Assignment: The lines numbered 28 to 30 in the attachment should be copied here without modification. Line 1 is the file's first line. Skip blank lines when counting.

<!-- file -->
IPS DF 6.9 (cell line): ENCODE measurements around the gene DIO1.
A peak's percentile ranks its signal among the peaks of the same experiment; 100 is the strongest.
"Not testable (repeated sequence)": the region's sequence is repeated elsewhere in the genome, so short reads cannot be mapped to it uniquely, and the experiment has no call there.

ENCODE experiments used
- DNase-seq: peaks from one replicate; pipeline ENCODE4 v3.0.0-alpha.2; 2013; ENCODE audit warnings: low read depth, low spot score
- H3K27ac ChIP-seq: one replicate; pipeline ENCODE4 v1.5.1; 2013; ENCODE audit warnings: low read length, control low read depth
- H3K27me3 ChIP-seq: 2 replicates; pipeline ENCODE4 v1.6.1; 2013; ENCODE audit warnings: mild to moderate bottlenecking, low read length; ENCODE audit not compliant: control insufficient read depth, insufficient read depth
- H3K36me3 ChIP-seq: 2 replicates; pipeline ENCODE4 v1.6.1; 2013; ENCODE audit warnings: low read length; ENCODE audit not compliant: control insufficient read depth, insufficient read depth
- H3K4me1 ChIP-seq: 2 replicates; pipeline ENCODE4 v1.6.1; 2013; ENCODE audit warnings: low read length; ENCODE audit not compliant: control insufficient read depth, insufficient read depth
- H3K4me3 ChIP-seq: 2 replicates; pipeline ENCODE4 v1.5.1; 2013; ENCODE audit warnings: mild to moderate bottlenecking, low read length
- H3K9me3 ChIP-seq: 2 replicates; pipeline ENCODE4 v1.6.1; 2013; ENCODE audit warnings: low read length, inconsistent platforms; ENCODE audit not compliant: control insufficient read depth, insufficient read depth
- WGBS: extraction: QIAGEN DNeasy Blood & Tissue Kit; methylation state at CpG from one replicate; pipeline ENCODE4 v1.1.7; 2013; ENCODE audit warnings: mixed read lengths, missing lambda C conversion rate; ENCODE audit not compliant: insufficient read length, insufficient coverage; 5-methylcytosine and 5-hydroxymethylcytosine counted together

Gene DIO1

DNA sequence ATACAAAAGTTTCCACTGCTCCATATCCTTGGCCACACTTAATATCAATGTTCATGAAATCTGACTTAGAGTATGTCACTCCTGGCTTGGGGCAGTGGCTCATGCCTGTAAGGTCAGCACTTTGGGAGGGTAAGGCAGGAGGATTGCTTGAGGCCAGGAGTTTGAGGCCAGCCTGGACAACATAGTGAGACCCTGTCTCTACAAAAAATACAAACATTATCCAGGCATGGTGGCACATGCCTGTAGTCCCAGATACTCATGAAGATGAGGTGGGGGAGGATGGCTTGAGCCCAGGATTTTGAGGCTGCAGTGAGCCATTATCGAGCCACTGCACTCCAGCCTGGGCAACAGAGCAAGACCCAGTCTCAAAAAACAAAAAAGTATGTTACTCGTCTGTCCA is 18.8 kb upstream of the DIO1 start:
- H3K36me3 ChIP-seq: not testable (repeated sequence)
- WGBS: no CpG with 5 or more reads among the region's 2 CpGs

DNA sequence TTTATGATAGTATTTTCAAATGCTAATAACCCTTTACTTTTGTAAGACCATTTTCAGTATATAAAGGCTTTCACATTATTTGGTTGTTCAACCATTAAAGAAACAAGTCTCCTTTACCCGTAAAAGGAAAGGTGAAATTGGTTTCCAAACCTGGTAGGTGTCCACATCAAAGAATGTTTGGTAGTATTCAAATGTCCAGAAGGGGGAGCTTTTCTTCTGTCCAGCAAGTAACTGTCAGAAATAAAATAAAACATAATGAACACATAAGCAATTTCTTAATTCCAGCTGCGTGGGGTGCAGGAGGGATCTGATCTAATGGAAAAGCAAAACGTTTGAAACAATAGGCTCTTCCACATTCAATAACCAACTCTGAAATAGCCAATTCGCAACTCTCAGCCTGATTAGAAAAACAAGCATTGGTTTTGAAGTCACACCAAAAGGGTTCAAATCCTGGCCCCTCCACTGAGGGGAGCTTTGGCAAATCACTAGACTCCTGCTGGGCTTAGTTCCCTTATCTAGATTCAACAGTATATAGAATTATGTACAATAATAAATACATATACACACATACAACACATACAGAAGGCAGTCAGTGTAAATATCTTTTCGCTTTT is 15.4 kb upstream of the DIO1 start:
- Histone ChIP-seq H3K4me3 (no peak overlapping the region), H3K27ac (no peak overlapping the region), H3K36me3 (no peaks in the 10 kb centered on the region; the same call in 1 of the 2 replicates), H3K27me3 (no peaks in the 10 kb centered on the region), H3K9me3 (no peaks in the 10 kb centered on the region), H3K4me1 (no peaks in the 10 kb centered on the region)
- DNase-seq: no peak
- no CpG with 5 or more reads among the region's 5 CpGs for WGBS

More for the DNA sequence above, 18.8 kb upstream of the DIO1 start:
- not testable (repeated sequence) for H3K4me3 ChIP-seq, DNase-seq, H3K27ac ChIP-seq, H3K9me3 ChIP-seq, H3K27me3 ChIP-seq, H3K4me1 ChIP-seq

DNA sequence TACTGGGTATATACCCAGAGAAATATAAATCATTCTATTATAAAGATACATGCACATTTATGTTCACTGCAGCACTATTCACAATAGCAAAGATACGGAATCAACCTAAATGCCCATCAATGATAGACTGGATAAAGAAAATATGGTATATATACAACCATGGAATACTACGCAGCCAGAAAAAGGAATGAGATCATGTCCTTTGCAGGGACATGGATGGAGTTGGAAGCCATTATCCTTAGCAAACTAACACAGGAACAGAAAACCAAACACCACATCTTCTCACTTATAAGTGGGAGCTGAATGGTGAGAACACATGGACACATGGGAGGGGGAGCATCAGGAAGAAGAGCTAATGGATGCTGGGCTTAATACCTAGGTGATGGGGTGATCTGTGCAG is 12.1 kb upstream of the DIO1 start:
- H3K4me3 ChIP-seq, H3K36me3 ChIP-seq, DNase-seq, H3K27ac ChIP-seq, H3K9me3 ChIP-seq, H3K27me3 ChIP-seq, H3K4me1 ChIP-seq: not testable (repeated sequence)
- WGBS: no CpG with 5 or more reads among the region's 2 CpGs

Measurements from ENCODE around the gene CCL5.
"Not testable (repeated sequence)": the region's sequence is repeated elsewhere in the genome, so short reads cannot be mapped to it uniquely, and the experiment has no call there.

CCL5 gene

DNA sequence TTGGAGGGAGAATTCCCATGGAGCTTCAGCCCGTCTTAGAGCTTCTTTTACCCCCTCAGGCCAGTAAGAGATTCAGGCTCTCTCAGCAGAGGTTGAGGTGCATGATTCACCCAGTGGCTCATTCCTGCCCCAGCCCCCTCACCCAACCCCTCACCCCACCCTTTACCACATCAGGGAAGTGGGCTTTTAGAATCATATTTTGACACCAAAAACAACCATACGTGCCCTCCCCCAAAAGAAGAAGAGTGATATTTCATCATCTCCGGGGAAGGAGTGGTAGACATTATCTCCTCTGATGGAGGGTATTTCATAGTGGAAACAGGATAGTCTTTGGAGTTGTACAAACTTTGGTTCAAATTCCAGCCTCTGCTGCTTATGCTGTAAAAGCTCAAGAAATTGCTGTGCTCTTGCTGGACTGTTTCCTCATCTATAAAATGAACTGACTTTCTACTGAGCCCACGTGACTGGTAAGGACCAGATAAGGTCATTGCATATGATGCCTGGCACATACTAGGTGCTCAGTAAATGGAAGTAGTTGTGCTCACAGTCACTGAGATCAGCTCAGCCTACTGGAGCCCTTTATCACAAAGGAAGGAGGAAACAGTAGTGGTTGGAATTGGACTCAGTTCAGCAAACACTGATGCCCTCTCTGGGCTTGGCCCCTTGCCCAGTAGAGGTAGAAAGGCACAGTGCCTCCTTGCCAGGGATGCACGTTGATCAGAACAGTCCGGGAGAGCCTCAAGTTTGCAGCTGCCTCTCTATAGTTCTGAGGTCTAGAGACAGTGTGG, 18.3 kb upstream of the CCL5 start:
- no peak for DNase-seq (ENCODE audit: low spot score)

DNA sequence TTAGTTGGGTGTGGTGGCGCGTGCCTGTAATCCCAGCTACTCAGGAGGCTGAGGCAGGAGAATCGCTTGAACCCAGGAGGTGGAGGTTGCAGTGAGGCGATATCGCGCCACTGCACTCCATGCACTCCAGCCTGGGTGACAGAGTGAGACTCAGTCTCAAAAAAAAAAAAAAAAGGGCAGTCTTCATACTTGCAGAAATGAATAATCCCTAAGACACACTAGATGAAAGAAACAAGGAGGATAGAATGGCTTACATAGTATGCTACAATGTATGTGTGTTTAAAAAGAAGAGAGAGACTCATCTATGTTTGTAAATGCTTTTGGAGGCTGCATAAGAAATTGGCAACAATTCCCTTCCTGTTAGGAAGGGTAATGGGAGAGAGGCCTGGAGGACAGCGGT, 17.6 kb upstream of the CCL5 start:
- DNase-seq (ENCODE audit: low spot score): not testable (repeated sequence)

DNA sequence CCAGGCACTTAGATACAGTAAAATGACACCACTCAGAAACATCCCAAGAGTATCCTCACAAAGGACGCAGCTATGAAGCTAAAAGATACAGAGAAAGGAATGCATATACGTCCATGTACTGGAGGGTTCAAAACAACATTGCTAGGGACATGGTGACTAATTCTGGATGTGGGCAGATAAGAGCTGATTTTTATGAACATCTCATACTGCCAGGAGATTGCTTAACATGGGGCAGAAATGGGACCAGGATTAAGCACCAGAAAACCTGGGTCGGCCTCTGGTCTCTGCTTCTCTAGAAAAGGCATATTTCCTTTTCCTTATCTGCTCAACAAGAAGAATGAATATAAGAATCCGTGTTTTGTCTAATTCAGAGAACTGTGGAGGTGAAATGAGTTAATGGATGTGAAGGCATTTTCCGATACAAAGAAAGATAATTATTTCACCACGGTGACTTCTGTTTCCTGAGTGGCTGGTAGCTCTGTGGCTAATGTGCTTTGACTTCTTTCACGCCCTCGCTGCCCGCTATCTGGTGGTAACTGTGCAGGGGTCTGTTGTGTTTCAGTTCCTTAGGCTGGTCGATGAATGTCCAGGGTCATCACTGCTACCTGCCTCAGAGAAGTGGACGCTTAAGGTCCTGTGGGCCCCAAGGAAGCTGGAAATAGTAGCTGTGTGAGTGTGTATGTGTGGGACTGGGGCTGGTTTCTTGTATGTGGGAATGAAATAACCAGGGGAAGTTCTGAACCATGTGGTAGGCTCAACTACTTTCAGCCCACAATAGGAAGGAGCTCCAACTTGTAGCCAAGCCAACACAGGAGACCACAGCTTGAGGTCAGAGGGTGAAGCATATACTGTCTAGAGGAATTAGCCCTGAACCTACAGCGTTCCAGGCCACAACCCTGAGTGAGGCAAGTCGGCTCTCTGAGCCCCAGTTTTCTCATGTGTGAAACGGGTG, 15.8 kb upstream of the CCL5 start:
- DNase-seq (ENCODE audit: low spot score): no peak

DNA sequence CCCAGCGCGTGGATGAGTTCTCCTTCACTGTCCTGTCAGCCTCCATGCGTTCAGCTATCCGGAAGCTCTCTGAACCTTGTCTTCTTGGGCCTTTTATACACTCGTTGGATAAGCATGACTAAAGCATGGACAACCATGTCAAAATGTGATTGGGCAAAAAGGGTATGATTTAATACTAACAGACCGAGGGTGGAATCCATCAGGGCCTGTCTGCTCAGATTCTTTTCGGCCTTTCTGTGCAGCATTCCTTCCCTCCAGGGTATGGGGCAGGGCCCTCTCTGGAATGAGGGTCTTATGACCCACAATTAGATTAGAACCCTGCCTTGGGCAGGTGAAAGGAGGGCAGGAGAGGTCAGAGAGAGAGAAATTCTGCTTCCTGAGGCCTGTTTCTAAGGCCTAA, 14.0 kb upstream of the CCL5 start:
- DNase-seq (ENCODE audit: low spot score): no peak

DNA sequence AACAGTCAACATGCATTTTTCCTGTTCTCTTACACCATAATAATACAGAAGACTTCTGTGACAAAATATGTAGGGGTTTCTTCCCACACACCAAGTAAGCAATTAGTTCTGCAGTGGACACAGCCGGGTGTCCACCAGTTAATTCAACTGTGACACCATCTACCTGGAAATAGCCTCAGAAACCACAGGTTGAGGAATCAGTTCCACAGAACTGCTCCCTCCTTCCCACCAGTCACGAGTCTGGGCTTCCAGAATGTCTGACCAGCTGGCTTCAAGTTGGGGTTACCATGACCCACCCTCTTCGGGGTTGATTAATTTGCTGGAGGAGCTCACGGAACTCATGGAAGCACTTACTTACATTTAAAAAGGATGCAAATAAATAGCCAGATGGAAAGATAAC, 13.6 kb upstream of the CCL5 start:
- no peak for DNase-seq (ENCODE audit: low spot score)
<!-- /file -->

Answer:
CCL5 gene

DNA sequence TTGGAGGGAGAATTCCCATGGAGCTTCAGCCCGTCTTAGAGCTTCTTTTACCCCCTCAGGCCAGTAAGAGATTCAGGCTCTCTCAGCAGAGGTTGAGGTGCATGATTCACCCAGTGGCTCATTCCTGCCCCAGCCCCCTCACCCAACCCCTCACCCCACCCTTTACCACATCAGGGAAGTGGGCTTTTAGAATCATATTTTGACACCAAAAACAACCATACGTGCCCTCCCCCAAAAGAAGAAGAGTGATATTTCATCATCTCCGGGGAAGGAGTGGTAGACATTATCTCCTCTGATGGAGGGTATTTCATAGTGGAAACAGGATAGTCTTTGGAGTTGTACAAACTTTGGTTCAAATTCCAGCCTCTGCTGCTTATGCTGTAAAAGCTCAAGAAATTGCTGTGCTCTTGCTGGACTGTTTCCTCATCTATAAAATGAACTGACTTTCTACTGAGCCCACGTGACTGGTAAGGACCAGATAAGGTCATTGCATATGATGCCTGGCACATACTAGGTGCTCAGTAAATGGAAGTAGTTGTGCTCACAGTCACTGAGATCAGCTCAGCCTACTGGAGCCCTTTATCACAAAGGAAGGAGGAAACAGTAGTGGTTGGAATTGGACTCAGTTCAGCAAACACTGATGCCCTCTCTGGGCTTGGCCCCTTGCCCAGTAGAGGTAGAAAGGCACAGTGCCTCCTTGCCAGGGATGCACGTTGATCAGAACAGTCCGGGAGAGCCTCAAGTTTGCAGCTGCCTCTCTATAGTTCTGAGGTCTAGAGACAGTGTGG, 18.3 kb upstream of the CCL5 start:
- no peak for DNase-seq (ENCODE audit: low spot score)